How To Set-Up Analytics Funnels & Use Them For Conversion Rate Optimization

By Amanda West-Bookwalter | @Amanda_WestBook | Senior Account Manager at Hanapin Marketing

If you have more than one page in your check-out process, then you should be tracking user behavior through that process. Having data showing what people are doing in your check-out process can assist you in identifying where to focus your conversion rate optimization efforts. To demonstrate my point, I’ll be using a real life client example. The names have been changed to protect the innocent.

So this client, let’s call them Mr. Good Health, sells health supplements. They have been having conversion rate problems, which has lead to a bad ROAS. My first stop is Google Analytics to set-up a conversion funnel. For those of you that have never done this before, here’s a quick guide on how to set them up:

1.  Hit the Admin button when you’re in the profile you’d like to set up the funnel in.

2.  Select the goals tab.

3. Go to a blank goal and select +goal

4. Select “URL Destination”. Input the backslash and text that signifies the page users get when they’ve totally finished your conversion process into the “goal URL” field. For Mr. Good Health, it’s /thankyou.html. In most instances, you’ll be selecting a head match, but click the “click here” link if you want more detail about the options.

5. Walk through the site’s checkout or conversion completion process. Write down every URL along the way and make note of what the page is. Here you can see Mr. Good Health has a cart page, a shipping selection page, a review of the shipping selection page, two pages of ads, one page thanking them for their order and offering a special offer, then one final page to review everything, and then the thank you page. Whew!!! That is just. so. many. pages.

Then you’re all set! You can just save it and wait for the data to accrue.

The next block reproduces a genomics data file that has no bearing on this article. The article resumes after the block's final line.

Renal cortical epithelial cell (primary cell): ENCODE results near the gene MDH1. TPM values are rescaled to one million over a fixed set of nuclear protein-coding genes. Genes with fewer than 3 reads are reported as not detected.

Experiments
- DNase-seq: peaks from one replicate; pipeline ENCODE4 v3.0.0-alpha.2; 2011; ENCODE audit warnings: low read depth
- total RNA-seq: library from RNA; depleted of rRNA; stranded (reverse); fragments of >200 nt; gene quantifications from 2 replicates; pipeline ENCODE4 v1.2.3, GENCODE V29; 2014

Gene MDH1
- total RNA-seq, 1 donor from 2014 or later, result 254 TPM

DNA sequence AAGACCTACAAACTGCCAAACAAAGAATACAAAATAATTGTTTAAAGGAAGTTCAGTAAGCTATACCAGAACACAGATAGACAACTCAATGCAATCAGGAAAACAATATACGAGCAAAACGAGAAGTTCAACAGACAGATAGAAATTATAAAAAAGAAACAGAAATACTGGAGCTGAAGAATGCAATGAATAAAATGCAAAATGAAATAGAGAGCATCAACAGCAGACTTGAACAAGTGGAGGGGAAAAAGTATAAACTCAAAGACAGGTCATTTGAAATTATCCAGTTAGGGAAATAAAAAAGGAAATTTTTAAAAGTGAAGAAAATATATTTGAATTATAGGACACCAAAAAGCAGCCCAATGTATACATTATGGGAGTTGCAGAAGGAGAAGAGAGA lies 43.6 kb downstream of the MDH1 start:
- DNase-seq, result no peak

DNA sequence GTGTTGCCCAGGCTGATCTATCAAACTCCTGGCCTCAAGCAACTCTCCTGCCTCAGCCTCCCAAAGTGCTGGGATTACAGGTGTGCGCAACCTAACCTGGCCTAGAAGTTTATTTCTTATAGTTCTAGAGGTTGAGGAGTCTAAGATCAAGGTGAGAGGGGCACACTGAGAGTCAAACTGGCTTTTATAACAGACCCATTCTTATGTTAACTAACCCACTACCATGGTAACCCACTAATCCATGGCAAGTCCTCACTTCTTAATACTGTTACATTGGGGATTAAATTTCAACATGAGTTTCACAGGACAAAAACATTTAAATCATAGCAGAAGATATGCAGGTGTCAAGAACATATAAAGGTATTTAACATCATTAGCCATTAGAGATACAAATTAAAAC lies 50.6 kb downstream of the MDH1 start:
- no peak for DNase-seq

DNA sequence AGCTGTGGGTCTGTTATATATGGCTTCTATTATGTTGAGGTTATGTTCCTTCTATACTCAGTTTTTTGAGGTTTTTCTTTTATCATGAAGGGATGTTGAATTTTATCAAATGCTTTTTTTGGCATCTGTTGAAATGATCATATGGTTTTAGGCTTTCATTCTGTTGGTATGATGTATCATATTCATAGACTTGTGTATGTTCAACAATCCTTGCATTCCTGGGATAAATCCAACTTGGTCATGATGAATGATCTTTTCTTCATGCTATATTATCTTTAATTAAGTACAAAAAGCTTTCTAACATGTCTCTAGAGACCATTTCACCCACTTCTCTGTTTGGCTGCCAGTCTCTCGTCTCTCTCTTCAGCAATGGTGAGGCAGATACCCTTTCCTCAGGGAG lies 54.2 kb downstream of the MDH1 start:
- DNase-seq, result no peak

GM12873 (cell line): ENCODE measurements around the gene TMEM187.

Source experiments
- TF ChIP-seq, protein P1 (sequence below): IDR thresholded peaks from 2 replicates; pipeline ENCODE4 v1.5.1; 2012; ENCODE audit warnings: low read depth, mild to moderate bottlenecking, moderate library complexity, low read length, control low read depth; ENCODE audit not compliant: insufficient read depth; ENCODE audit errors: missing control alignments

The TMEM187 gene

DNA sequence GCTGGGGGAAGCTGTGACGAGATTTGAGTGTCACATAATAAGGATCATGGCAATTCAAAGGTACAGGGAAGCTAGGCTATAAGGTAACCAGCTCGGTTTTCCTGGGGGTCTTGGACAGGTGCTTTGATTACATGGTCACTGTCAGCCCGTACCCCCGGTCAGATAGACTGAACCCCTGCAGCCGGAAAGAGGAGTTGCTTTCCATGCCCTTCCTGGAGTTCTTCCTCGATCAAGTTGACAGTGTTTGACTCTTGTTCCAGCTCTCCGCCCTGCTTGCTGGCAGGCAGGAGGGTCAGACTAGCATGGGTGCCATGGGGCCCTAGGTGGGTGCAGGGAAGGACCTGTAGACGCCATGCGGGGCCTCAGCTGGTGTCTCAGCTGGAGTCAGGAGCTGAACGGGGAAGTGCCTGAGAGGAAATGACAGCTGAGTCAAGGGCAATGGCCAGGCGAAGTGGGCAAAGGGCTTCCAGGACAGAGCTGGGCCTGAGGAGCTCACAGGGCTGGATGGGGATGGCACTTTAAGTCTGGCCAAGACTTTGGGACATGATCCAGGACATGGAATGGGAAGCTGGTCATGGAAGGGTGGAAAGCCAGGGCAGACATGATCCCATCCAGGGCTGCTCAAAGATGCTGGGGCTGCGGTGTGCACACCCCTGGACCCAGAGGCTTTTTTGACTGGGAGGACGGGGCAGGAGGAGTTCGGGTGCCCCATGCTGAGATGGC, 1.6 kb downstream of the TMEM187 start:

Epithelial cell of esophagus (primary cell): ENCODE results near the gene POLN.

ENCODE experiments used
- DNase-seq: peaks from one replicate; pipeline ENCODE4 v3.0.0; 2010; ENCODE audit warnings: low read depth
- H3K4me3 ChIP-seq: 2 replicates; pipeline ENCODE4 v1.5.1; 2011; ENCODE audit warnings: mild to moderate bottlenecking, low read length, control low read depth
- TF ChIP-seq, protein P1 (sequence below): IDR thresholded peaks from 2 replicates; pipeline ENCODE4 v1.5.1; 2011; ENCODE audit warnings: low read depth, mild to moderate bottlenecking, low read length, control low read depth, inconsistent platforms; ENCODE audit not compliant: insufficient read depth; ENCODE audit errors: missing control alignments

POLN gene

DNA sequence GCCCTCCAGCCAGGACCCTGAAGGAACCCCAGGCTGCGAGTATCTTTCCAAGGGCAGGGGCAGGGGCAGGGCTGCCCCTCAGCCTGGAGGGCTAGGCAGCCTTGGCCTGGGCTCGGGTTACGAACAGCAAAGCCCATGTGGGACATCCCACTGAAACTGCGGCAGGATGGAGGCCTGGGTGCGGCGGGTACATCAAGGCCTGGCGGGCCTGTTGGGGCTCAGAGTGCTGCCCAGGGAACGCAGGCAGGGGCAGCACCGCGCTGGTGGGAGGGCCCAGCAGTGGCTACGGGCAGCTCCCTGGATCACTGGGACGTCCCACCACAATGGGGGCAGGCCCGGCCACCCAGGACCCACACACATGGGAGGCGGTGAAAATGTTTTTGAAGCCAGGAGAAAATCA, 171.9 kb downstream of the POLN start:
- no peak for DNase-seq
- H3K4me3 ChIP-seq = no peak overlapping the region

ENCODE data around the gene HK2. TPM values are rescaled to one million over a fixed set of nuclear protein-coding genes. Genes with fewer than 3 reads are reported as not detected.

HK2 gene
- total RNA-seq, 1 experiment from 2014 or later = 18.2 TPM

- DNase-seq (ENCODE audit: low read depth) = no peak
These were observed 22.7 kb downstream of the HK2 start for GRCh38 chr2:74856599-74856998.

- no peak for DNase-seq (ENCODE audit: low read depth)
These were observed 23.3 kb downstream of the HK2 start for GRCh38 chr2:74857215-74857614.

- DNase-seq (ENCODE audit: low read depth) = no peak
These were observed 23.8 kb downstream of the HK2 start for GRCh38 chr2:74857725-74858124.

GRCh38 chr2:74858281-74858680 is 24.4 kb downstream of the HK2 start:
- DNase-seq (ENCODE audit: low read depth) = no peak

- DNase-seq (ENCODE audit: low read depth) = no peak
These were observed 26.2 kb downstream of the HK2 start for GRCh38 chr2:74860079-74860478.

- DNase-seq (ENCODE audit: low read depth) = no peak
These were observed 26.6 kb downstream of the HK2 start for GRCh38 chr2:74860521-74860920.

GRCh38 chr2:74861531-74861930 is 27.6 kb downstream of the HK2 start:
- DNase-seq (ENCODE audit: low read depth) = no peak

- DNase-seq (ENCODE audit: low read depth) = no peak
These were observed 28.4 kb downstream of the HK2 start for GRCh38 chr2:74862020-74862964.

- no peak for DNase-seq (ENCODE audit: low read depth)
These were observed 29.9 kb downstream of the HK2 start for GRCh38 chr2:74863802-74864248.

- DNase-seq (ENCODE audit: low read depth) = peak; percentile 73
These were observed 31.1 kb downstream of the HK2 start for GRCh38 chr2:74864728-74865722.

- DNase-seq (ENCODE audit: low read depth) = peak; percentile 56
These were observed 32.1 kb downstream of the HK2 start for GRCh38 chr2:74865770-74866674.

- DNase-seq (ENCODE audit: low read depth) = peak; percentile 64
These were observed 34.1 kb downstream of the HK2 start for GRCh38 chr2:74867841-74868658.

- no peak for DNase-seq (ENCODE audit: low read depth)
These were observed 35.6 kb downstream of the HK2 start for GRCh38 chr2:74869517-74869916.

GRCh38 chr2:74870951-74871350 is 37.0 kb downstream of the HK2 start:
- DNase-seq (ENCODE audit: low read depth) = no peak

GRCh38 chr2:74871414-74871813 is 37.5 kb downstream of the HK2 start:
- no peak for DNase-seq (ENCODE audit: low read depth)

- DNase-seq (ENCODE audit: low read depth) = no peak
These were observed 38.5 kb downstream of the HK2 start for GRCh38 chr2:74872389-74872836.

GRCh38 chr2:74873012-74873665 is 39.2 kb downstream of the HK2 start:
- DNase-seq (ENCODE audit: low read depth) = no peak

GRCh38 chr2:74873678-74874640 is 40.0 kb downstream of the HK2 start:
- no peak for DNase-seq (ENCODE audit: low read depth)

After you’ve got the data, what do you do with it?

Well, let me show you Mr. Good Health’s data:


I should mention the URLs I used in the set-up were just examples, so they don’t match exactly to these URL names. But, you can see we have 478 people in this time frame that got to a review of cart page. This means they’ve already said “take my money!” and given us their information. Then they’re hit with three pages of ads and special offers, which 124 soldier on to the last ad, but from there, only 2 people decide to see it all the way through. I saw this data and was like “WHAT?!?!” Obviously this is crazy town, USA. But the sales numbers are pretty close to what I see in AdWords (click attribution differences mean they’ll never be exactly the same *sigh*).

So, I go through the process looking for what I can do to increase conversion rates. Obviously we need to cut out the ads. Every extra page in the check-out process is more money flying out the window. But, I found the biggest thing happening on the last page where sooo many people dropped off was this: the last page of ads serves a message that says “thank you for your order.” You read correctly. This check-out process isn’t done yet, you haven’t actually paid anyone for anything, and after two pages of ads you get a “thank you for your order” message. Any normal person would think “oh, I’m done now. Great.” Right?! RIGHT?! Apparently two people thought to click-through.

So, this process was a big revelation for Mr. Good Health, but you probably won’t have such a big revelation. You’ll probably just see a bit of a higher drop-off rate somewhere along the funnel. You can test stripping navigation on these pages, cutting out pages, etc. to see if you can get your conversion rates up for that part of the funnel. With conversion funnels, you’ll be able to see specific interactions between pages in your check-out process! So, get to testing!